By Joanna Sivasankaran
Langevin Block, at 80 Wellington St., has officially been renamed “the Office of the Prime Minister and Privy Council,” as of Nov. 29.
The change was announced by Prime Minister Justin Trudeau on June 21, National Indigenous Peoples Day.
Sir Hector-Louis Langevin was a Father of Confederation who defended the rights of francophone Quebecers during the British North America Act negotiations. In Sir John A. Macdonald’s government, he served as the minister of public works.
But in recent years, Langevin has been a flashpoint for controversy as one of the architects of the residential school system. Consequently, the Assembly of First Nations and several Indigenous members of Parliament urged the removal of his name from building housing the Prime Minister’s Office.
“Renaming buildings is important for people who have faced injustices,” said Guy Freedman, president of the First Peoples Group and former senior advisor for the Truth and Reconciliation Commission.
Historical figures such as Langevin “aren’t part of the new democracy that has taken shape,” he said, referring to a society that has evolved to include and empower women, racial minorities and Indigenous peoples.
David Jeanes, president of Heritage Ottawa, said he’s not convinced changing building names advances reconciliation.
“I’m not sure that taking one person as a scape goat takes away from the general role of the government,” said Jeanes. “(Cabinet) all agreed and helped create the (residential schools) policy.”
Jeanes said the name change also ignores the important contributions Langevin made to Canada, such as addressing the overcrowding in the public service by commissioning the very building of the block at 80 Wellington St.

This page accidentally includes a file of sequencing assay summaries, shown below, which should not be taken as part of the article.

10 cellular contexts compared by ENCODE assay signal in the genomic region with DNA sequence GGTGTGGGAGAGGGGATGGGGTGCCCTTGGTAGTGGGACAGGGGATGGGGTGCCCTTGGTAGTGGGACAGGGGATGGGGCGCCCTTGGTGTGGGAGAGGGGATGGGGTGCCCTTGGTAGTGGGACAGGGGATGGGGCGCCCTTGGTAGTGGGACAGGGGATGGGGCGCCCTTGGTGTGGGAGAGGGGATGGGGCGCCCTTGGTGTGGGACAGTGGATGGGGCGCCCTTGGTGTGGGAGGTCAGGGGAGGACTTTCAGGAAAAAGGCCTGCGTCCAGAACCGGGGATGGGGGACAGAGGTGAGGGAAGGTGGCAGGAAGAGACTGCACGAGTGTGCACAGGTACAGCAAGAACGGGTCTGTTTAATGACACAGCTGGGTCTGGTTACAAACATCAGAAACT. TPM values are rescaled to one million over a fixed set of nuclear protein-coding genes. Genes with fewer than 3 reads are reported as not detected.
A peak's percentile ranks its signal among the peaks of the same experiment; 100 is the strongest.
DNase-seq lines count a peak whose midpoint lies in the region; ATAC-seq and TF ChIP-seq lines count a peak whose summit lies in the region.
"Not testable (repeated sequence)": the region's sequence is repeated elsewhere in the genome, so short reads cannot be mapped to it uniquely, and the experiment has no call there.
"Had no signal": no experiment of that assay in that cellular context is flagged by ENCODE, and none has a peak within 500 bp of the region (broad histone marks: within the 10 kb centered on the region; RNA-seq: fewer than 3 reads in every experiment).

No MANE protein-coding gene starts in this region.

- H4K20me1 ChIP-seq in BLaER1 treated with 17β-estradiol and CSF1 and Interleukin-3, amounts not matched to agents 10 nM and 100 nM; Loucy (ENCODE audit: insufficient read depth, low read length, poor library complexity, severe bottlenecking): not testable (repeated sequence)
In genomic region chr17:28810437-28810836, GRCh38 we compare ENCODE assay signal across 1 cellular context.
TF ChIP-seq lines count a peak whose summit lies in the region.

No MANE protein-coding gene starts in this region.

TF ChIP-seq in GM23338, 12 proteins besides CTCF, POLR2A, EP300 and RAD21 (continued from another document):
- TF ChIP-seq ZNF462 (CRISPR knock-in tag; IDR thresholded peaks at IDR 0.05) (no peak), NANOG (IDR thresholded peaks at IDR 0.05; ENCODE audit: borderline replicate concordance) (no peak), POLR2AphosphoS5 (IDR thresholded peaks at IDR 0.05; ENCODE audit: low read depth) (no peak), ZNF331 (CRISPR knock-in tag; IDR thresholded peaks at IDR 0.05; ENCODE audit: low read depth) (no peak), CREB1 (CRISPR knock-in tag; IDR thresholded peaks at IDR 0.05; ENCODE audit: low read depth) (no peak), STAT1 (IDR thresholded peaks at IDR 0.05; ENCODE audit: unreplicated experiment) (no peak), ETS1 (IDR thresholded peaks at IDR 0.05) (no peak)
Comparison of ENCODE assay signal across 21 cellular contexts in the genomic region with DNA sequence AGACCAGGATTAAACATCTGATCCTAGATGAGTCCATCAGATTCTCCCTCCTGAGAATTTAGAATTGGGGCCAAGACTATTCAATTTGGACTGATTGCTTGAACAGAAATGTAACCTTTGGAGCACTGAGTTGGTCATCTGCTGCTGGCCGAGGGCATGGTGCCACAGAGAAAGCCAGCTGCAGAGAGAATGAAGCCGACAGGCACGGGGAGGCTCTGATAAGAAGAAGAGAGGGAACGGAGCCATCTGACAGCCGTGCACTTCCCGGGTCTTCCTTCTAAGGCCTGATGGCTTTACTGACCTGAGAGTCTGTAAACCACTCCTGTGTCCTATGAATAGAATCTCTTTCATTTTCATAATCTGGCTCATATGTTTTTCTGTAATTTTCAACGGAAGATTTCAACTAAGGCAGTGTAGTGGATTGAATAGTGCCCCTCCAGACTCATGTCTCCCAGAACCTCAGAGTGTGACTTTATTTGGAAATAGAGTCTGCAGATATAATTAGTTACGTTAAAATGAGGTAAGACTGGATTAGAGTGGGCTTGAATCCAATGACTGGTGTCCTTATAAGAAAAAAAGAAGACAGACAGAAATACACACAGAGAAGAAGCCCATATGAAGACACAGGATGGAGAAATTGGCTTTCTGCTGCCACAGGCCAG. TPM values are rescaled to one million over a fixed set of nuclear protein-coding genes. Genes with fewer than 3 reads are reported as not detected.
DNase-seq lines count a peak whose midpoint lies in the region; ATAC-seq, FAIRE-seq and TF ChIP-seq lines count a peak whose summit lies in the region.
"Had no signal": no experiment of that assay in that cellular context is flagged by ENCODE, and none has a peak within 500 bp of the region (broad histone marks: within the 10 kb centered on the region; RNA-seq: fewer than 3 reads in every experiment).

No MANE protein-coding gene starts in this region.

The issue of renaming buildings that traditionally honoured historical figures who played a part in the injustices against Indigenous peoples sparked another controversy earlier this year.
At Ryerson University in Toronto, the student union and the Indigenous students association recently proposed to drop Egerton Ryerson’s name from the university out of respect for residential school survivors and Indigenous students.
The students cited Ryerson’s strong opinions on education for Indigenous people, which helped create the residential school system.
Additionally, the Elementary Teachers Federation of Ontario passed a motion in August calling for all public elementary schools bearing Macdonald’s name to be changed because of his government’s harmful policies towards Indigenous peoples.
“Our mandate is to support positive learning environments; safe and healthy schools for all of our students,” said federation president Sam Hammond. “What will our students understand about history if they are asked to learn in a school named after a major figure in the history of colonization and residential schools?”
The motion identified Macdonald as someone who “played a key role in developing systems that perpetuated genocide against Indigenous people.”
Jeanes said renaming buildings and roads bearing Macdonald’s name would face a lot of public backlash.
“The main reason Langevin didn’t cause such concern is because hardly anyone has ever heard of him,” he said.
Freedman said he believes that sometimes names should be allowed to stand, so that the public can become educated on the complete history behind them.